It has been a year since sectarian fighting broke out in Burma's westernmost state, forcing 140,000 people from their homes and casting a dark shadow over the promising start made by the new reformist government.
Ugly anti-Muslim sentiment that was evident in those first clashes between Buddhists and the Rohingya minority in Rakhine state last June and October has now spread, setting off assaults on Muslim communities in several parts of the country.
Nearly all of those displaced in Rakhine state were Rohingyas, and their plight has drawn in substantial international assistance, channelled through major NGOs and UN agencies.
The Burmese government has become conscious of the negative publicity created by the long-standing discrimination against Rohingyas. It has authorised one official inquiry into the violence, and is co-operating with the international relief effort.
But, as I discovered on a recent visit to Rakhine state, not much has changed for the Rohingyas.
In fact, their already tenuous status in Burma, also known as Myanmar, appears to be weakening.
A combination of intense hostility from the Rakhine Buddhist majority, and an official policy of segregation which imposes restrictions on the Rohingyas alone, has forced them to the margins of this already poor region, unwanted and unrecognised.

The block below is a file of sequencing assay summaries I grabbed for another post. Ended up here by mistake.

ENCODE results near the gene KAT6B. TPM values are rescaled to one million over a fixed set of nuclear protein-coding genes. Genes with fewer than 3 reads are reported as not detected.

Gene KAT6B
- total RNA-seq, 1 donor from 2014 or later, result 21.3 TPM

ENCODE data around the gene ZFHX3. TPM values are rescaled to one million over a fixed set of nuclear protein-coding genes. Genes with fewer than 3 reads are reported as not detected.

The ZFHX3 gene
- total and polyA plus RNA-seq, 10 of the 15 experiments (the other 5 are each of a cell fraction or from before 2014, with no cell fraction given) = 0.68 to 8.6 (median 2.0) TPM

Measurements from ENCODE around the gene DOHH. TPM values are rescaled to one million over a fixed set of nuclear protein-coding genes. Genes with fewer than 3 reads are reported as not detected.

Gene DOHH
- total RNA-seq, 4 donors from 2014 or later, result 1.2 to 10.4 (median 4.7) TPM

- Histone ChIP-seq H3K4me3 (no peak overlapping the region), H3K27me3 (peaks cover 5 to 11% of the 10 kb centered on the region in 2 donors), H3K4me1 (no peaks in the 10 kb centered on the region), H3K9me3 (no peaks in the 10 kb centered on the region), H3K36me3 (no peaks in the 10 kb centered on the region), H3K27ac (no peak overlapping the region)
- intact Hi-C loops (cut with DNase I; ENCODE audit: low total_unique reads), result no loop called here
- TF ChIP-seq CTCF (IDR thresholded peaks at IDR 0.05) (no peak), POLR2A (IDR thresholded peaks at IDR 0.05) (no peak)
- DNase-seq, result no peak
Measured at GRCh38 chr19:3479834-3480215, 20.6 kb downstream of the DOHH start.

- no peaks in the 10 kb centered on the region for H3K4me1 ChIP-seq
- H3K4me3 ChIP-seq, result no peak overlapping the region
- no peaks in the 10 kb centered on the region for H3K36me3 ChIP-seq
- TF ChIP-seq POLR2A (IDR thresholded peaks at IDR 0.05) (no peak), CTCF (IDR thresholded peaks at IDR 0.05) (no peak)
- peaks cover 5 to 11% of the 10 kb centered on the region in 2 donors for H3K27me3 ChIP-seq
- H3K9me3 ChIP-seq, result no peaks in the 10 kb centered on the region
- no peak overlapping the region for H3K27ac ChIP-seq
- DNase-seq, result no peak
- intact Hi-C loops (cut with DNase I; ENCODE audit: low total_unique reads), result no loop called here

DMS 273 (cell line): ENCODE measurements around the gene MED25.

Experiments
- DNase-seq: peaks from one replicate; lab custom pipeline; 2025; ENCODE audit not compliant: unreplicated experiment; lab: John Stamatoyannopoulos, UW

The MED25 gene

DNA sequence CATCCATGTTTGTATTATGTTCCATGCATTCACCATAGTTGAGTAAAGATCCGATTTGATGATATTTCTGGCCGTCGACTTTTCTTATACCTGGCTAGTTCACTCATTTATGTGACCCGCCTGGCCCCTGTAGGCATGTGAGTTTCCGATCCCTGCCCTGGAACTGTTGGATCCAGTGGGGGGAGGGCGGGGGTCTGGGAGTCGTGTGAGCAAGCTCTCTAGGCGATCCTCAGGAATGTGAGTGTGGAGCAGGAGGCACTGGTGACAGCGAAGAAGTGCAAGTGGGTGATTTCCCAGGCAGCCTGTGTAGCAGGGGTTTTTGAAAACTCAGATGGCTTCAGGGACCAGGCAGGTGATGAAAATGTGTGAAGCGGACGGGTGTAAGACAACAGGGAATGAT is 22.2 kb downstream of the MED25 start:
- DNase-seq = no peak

My visit coincided with that of the UK International Development Minister Alan Duncan, who had come to see how British aid to Rakhine state totalling £6.4 million was being spent, and to assess the prospects for reconciliation between the two estranged communities.
It was a typically rushed affair, with little time in each of the camps he visited.
He was accompanied at all times by the jovial figure of Burma's Deputy Minister for Borders, Major-General Zaw Win, in full military uniform, and by squads of police and soldiers.
Nonetheless, the Rohingyas he met were unabashed in venting their frustration over their situation.
"We just want to go home," one woman shouted. "I want citizenship, and I want my old life back."
Her camp was just a few kilometres from the state capital Sittwe, but the inmates are not allowed to go there, either for supplies or to seek work.
Military checkpoints all around Sittwe block the Rohingyas from travelling, although the Buddhists are usually free to go where they want.
Some improvements have been made to the camps, but they are limited.